Mickey Harrison and the Fantastic World of Graphic Fiction

Mickey Harrison and the Fantastic World of Graphic Fiction

As a child, the Calvin and Hobbes newspaper comic strip and cereal were a morning staple in English professor Mickey Harrison’s home. 

Harrison’s Graphic Fiction is the first class of its kind to be taught at LACCD, and he made it transferable to both UC and CAL State for IGETC.

“Universities and colleges are stuck in this archaic idea that the only way to teach English is by continuing to teach classics,” Harrison said. “I’m not saying there’s no value in them, but I don’t think that’s the end all be all. I think there needs to be options for students.”

Harrison said there are a few misconceptions about graphic literature and feels they should be presented as a way for students to learn. 

“I think people get confused with the medium of comics,” Harrison said. “Just because they’re images drawn on a paper doesn’t mean they don’t merit legitimate and academic study.”

Harrison said through the 1930’s and 1960’s, comics were mostly about superheroes that were printed on cheap paper which made it hard for people to take it seriously academically and should only be read for pleasure.

“It was labeled into that cheap medium for a long time and it’s only now clawing its way out of that to realize there’s true academic literature to be studied in comics,” Harrison said. “What is not graphic literature is traditional print media/traditional books of literature.”

Harrison attended UCLA for his undergrad and his teaching career started in 2013 when he worked in El Camino College in Torrance. He then started teaching at Pierce College in 2014.

According to Harrison, Elizabethan literature was his main concentration. He also said he didn’t have any background as a graphic novel expert, but grew up reading comics.

For his graphic literature course, Harrison said the best way to present his syllabus was in a comic book format.

The first book Harrison had his class read was “The Arrival” by Shaun Tan, which had only pictures. 

“We must learn to read visually, to not just read words,” Harrison said. “It’s a great lesson for students to have to take their time and understand what is trying to be conveyed through visual rhetoric and have visual literacy for us to realize that we need to slow down a little bit too.”

 As this class is fairly new, the greatest challenges in orchestrating a new course amidst COVID for Harrison was the “no sense of community the way we would have it normally.”

“If I was on campus, I’d be putting up flyers everywhere, I’d be going to classes and talking to people,” Harrison said. “There’s no way to reach students the way that I do in person and so because of that the class has 15 people in it and that is kind of upsetting to me.”

Pierce student Todd Barnes said he took what he learned from Harrison’s Harry Potter class and had an open mind with the graphic literature class.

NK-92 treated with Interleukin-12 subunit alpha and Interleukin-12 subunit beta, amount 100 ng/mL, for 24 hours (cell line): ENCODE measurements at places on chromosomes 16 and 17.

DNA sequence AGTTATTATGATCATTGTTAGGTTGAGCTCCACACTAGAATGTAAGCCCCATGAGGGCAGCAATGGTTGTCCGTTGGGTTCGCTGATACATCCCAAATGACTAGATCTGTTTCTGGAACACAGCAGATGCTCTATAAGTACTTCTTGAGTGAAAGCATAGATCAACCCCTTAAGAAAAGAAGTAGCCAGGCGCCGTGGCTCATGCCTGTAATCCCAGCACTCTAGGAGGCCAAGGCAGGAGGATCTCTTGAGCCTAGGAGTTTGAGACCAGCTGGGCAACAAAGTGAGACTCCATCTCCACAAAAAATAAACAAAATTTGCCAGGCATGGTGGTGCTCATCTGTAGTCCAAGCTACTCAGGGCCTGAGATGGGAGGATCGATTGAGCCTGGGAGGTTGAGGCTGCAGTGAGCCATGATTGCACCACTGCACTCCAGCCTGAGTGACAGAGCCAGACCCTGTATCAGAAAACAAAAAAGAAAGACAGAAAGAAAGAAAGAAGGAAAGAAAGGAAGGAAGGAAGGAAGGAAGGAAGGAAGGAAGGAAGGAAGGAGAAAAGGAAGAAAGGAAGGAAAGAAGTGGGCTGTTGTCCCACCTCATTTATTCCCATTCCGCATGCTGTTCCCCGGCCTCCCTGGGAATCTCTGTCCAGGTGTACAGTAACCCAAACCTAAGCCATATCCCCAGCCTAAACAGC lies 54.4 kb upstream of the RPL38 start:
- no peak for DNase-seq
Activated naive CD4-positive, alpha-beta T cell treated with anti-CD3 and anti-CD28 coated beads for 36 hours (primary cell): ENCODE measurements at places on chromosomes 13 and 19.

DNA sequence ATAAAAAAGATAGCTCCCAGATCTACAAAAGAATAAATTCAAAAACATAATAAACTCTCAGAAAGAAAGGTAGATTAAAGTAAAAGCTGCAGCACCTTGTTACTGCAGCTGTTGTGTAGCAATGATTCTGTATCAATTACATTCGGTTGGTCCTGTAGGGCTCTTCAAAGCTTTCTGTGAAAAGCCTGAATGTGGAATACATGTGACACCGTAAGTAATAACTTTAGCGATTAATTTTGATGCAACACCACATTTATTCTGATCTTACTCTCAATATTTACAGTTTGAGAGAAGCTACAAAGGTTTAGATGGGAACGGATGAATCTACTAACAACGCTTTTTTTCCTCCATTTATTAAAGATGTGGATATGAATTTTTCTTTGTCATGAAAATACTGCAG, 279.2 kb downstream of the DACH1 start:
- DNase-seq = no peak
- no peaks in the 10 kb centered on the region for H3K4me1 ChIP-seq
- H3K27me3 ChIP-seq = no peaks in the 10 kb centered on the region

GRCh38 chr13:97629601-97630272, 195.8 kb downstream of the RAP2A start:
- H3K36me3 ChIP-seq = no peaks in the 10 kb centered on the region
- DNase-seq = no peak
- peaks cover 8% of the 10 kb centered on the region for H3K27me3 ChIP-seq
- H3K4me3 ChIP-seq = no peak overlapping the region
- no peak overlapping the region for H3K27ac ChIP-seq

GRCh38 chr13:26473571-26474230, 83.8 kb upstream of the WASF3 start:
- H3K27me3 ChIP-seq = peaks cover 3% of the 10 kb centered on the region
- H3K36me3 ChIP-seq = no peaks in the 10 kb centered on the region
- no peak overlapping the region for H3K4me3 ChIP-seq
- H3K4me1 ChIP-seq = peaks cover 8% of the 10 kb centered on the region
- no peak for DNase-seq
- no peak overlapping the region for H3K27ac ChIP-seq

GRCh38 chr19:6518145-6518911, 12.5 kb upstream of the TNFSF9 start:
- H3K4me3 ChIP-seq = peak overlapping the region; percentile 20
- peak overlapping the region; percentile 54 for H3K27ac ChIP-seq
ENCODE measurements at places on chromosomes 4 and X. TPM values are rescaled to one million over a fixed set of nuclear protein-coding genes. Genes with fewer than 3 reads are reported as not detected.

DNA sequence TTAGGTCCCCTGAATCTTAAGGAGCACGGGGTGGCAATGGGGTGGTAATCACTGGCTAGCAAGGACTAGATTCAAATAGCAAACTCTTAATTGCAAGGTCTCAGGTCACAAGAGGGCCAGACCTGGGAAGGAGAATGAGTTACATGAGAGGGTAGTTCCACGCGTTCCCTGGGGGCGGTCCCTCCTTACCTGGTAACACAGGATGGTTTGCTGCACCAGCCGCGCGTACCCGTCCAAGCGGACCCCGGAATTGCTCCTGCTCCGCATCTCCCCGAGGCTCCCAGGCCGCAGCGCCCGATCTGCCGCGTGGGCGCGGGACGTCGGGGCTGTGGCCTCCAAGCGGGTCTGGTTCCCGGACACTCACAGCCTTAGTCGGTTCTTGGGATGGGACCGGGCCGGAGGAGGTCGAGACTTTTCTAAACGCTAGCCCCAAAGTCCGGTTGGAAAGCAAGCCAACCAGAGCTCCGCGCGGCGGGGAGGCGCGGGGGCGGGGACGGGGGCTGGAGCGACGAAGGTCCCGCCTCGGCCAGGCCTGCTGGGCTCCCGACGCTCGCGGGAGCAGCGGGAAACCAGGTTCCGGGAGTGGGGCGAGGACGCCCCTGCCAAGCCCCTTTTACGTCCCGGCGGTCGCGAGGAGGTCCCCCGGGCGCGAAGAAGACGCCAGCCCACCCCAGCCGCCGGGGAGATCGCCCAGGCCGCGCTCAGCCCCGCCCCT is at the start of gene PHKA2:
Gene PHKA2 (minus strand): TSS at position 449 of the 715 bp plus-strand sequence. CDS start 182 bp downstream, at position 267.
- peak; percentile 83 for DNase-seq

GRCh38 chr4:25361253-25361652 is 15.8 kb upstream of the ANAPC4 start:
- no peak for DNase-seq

“I began to see this art form with comics and how they were able to take words and pictures,” Barnes said. “To take the 5 senses from visual to smell and be able to use art to connect with you emotionally and get an emotional catharsis out of you”

Barnes said that when he began to see things non-verbally and only from a picture standpoint, he was able to connect and feel as if he was going into a different culture.

“Taking the class has given me an appreciation with art that I had ignored since I was a kid,” Barnes said. “I was able to use it at my work with creativity and apply it to my task at work where I’m able to produce more than others.”

Barnes said it would be nice to take the class again with other artists.

“Graphic literature is a great class for artists to build their skills and partner with other people,” Barnes said. 

Pierce student Renee Asanas said she’s taken many of her English classes with Harrison.

“Taking this graphic literature class opened up eyes to start reading more graphic literature,” Asanas said. “During the semester of the class, I found an app called Webtoon where readers could read graphic literature written by other writers from all over the world and create and publish their own graphic novels.”

Asanas said taking Harrison’s Graphic Literature class has impacted her perspective in reading more graphic novels.

“I even started reading manga, thanks to my brother who used to work in a comic bookstore,” Asanas said. “It is hard for me to start reading graphic novels because I am picky when it comes to the type. I won’t read a novel because a friend suggested it to me. I’ll read a novel if the storyline interests me.”

Asanas said she enjoyed the energy in the classroom and the class taught her to “not judge a book by its cover.” 

“The class put me in a great mood in the morning and it gave me a nice start to my day,” Asanas said. “Whether it was Professor Harrison playing some music or joking around with him or other students.

Harrison said when students read things that they’re interested in, the class teaches itself.

“When you teach things students want to read, they become the teachers,” Harrison said.